The humans in Wall-E are shown to be mindless consumers.
By contrast, several of the robots have personalities and do things because they want to, not because they’re programmed to.
It does make a certain amount of sense (and of course is convenient for all the biological humans involved) to treat robots behaving robotically as inhuman tools, but view the robots that display human communication and individual choice as peers. It would be difficult to implement, though. When exactly does a robot pass from robotic to human? How do you test for human qualities?
I think in treating Auto as the story’s villain, though, human responsibility for the situation is avoided. We might intellectually understand that it’s really President Shelby Forthright’s fault for ordering Auto never to return, but the emotional victory is against Auto and it’s not directly tied back to the President.
Auto serves as a kind of scapegoat for the whole immense process of abusing and nearly destroying Earth, separating life from its connections to the Earth, and then putting it all out of mind. But of course, all the evidence tells us that there’s no way Auto could have been responsible for or even chosen to perpetrate any of these actions. He was just following orders as a simple robot.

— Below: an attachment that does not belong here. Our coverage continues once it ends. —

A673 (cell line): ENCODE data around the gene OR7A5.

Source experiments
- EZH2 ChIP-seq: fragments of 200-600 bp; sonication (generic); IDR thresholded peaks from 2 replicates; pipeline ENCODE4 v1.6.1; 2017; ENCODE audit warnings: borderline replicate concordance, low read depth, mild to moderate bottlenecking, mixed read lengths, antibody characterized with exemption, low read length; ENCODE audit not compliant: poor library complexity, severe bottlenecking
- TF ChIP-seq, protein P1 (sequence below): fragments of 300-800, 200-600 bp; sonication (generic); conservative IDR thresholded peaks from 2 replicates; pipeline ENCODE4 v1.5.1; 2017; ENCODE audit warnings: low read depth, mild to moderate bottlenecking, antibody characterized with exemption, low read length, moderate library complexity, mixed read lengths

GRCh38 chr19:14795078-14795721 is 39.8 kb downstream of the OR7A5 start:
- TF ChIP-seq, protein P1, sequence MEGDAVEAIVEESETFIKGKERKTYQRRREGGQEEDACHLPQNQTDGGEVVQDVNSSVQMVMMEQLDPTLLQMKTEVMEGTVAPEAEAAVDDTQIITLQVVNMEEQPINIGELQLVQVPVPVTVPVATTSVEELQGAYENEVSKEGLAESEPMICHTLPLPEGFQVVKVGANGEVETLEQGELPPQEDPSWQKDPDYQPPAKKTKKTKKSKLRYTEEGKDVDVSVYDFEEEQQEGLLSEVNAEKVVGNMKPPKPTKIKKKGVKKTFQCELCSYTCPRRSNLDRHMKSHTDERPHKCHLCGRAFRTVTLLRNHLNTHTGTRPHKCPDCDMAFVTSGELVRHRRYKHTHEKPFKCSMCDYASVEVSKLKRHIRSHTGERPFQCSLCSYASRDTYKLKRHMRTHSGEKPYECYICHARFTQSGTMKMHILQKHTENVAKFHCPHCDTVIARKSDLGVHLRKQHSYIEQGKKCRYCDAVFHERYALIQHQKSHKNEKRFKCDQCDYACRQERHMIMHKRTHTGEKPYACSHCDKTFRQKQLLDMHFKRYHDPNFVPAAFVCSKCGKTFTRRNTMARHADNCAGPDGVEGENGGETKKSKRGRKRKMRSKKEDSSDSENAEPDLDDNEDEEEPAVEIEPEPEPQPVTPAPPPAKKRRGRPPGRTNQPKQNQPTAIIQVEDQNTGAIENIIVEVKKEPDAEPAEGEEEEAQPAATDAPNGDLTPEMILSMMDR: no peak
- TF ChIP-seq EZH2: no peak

The willingness of the remaining humans to push all that responsibility onto Auto is concerning – not because it’s unfair to Auto, who after all seems to be a non-sentient machine, but because the people are so blatantly abdicating responsibility and not truly working to counter their complicity.
Glasp is a social web highlighter that people can highlight and organize quotes and thoughts from the web, and access other like-minded people’s learning.